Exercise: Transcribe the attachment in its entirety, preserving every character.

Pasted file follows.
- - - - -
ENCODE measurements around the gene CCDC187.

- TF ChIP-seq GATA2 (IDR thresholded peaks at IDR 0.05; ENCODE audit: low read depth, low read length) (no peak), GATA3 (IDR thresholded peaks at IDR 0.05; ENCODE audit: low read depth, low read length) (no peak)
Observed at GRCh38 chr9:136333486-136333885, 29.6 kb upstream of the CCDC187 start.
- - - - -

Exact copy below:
ENCODE measurements around the gene CCDC187.

- TF ChIP-seq GATA2 (IDR thresholded peaks at IDR 0.05; ENCODE audit: low read depth, low read length) (no peak), GATA3 (IDR thresholded peaks at IDR 0.05; ENCODE audit: low read depth, low read length) (no peak)
Observed at GRCh38 chr9:136333486-136333885, 29.6 kb upstream of the CCDC187 start.